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Bombs and a Belly Ache: Marlins 12, Phillies 8

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Aaron Nola can’t do everything no matter how much Pete Mackanin wants him to.

Miami Marlins v Philadelphia Phillies Photo by Hunter Martin/Getty Images

In a season replete with lowlights for the Phillies, Aaron Nola has reliably produced highlight after highlight. But he struggled in his last start and saw today’s late afternoon start go from good with middling results to awful in his last five minutes on the mound. Undoubtedly, he is disappointed to have wasted some excellent performances in this first leg of today’s doubleheader. And I feel nauseous that he has to bear this burden, given how much he’s contributed to this team over the last few months. On another team, perhaps a teammate could have picked him up on a day when he was good but not transcendent.

Let’s begin at the end. On a hot day in Philadelphia, Nola entered the seventh inning around 90 pitches, facing the bottom of the Marlins’ order. The score was tied at threes in a seesaw affair. Nola had recorded seven Ks and just one walk while working around a lot of extra base hits. Despite the heat and the high rate of hard contact the Marlins had made throughout the game, Mackanin decided to ride his ace for one last inning.

That decision is reasonable. What was unreasonable was not to be ready to lift him as soon as he got into trouble. As it turned out, Nola got into trouble from the get, walking the leadoff hitter and allowing a single to the next. With no one out and two on, Nola now faced a high-pressure, high-leverage situation, nearing 100 pitches on a day when the heat exhausts players more rapidly. He had no room for error and, most likely, little left in the tank to help him avoid the very slight errors that make the difference between painting the black and serving meatballs. When Ichiro Suzuki stepped in to pinch hit for Marlins’ starter Dan Straily, Mackanin should have had a lefty ready to face him.

Instead, he left Nola in and Suzuki uncoiled on a fastball, launching it into the Phillies bullpen. The score was 6-3 and everyone watching could see that Nola was at the end of his rope. So, of course, Mackanin left him in still. After Dee Gordon grounded out, Giancarlo Stanton took a casual inside out swing on a dead red fastball and drove it straightaway into the right field seats. 7-3 and finally Mackanin was convinced that Nola needed relief.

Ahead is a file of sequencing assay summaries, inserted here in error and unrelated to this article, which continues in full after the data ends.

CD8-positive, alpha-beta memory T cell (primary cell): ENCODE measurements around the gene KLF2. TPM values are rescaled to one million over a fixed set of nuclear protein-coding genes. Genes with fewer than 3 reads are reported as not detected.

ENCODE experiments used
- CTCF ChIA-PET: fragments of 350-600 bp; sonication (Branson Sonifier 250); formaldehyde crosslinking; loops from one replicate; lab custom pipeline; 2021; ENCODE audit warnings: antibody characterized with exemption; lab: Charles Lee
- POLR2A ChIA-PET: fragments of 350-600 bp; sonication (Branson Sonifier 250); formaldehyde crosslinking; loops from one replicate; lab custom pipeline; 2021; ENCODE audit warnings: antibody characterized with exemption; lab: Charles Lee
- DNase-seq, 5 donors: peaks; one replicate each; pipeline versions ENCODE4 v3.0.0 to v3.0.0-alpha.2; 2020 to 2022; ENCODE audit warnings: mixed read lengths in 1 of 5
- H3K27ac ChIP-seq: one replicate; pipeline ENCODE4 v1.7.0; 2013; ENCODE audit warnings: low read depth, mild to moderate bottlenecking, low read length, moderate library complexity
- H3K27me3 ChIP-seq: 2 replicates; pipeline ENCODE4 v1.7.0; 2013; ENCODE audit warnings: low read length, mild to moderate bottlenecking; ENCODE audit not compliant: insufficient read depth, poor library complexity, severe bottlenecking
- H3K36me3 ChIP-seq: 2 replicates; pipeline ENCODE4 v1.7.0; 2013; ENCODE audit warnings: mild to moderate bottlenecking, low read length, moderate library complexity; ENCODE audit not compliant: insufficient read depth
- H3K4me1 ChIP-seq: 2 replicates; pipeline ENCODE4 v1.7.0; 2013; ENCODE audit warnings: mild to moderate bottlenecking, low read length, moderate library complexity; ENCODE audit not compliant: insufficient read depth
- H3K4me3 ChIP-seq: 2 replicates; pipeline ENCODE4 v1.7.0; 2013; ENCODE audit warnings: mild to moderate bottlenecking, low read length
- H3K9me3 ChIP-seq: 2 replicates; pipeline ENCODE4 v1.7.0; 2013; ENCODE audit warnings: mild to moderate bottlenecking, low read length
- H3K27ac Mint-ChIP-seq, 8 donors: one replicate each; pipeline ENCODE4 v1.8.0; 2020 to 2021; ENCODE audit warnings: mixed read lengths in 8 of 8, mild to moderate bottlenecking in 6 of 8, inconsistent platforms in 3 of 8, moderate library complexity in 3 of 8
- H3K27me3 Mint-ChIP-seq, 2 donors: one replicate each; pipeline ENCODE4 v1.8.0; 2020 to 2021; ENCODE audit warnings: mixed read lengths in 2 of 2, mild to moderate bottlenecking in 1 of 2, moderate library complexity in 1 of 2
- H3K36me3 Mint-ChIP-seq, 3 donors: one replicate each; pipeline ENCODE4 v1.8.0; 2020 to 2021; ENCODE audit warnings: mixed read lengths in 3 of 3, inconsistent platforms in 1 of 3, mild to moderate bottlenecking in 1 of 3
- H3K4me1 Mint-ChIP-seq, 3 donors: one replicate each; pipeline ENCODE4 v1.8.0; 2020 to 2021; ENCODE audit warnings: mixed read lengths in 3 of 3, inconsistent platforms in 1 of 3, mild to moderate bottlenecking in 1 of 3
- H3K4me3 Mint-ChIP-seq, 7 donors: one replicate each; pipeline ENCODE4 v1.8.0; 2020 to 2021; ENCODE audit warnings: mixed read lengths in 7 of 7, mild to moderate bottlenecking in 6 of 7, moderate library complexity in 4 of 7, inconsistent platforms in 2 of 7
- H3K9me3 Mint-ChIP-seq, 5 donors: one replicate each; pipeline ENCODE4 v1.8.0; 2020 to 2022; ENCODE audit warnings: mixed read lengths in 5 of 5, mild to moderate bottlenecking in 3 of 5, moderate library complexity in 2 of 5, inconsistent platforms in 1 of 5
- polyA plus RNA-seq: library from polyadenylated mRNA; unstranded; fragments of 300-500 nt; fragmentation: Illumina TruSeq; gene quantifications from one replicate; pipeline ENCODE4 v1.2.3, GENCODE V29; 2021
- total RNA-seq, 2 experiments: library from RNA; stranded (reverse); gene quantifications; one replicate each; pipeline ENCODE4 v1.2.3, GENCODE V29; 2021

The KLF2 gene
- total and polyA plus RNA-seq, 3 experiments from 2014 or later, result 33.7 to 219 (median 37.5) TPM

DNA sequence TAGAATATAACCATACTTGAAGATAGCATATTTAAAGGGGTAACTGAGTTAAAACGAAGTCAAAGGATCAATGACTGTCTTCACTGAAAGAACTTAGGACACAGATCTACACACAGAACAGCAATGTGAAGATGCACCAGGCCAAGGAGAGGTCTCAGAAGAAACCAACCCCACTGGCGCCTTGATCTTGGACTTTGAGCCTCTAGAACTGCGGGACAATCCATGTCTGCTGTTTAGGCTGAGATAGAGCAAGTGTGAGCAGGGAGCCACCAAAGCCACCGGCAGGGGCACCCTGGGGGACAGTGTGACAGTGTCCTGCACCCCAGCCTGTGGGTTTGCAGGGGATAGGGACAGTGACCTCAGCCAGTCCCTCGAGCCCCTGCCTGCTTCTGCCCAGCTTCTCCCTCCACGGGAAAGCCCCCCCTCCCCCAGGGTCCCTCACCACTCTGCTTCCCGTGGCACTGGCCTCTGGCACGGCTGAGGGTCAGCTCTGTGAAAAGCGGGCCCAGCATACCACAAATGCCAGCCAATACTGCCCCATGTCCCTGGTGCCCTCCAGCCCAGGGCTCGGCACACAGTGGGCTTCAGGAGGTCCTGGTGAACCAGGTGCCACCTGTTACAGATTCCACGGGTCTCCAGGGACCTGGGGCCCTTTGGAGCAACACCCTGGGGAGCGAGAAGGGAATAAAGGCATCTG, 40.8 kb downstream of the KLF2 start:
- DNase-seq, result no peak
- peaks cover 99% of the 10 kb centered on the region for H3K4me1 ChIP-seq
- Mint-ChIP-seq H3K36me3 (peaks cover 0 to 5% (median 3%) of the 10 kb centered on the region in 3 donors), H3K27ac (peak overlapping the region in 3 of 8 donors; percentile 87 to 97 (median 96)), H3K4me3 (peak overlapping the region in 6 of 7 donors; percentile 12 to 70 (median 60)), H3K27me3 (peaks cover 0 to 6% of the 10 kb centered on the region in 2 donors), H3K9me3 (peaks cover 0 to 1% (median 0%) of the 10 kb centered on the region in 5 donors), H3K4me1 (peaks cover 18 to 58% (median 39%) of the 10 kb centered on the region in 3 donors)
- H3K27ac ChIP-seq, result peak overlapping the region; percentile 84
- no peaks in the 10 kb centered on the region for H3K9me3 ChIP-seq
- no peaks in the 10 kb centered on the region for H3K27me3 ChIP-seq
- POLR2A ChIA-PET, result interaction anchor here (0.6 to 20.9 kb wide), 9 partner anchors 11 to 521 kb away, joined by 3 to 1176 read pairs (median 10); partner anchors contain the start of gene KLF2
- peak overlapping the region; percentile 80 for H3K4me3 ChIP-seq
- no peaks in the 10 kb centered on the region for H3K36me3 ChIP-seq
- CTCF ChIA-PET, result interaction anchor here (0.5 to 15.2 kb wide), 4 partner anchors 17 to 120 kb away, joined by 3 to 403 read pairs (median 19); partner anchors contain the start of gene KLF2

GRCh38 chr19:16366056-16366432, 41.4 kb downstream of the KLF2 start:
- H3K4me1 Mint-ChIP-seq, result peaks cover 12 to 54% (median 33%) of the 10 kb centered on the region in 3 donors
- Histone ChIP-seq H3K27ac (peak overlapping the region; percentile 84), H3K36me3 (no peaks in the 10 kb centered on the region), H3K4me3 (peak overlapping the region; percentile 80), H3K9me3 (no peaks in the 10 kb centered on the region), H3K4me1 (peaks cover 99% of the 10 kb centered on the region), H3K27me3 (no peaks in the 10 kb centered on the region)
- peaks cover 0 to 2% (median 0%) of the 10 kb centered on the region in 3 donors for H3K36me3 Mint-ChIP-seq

Now, I’m sure you’re thinking that between Nola and the bullpen, Nola was the better option. After all, the Marlins scored five more runs on two more homers after Nola left the game. But, setting aside whether Nola was the best option among bad options going into the 7th (he wasn’t), overworking Nola there is bad for his arm and bad for his psyche. In a game where he battled his command a bit and still managed good-not-great results, he deserved a better final outcome. On a good team, he won’t be expected to get difficult outs when he’s gassed. Why instill that expectation in him when he’s on a bad team?

The game was not without its charms. We were treated early to another #HOSBOMB (h/t @LONGDRIVE), this one rather unique. Rhys Hoskins lined a shot to straightaway centerfield that hit the top of the wall padding, ricocheted onto the shrubbery, and rebounded back onto the field. Initially, the ball was ruled in play and Hoskins stood on second with an RBI double. But the umps immediately reviewed the replay and quickly corrected the call. I don’t remember any ball bouncing off the bushes and back into play like that and certainly not after hitting the padding and losing some of its momentum.

Hoskins’s homer gave the Phillies a 2-1 lead and a rejoinder to the Marlins’ first inning run. Nola would give that lead back immediately and then fall behind 3-2 in the middle innings. But Cameron Rupp, continuing his improbable bid to keep his job, ripped a dinger into the leftfield stands in the following half-inning. That set the stage for the ultimate unraveling that started in the 7th. The game would descend into a home run derby as the two teams hit a total of seven dingers over the last three innings. But the Phillies never managed to score as many runs as the Marlins had after seven.

Of note: Nick Williams walked twice more, bringing his walk rate to over 7% in 180 PAs. I’d be shocked if he sustained this level of free passes long term because he hasn’t done it above A ball yet. But I’ll happily be shocked. Please shock me, Nick, and smile at me while you do it.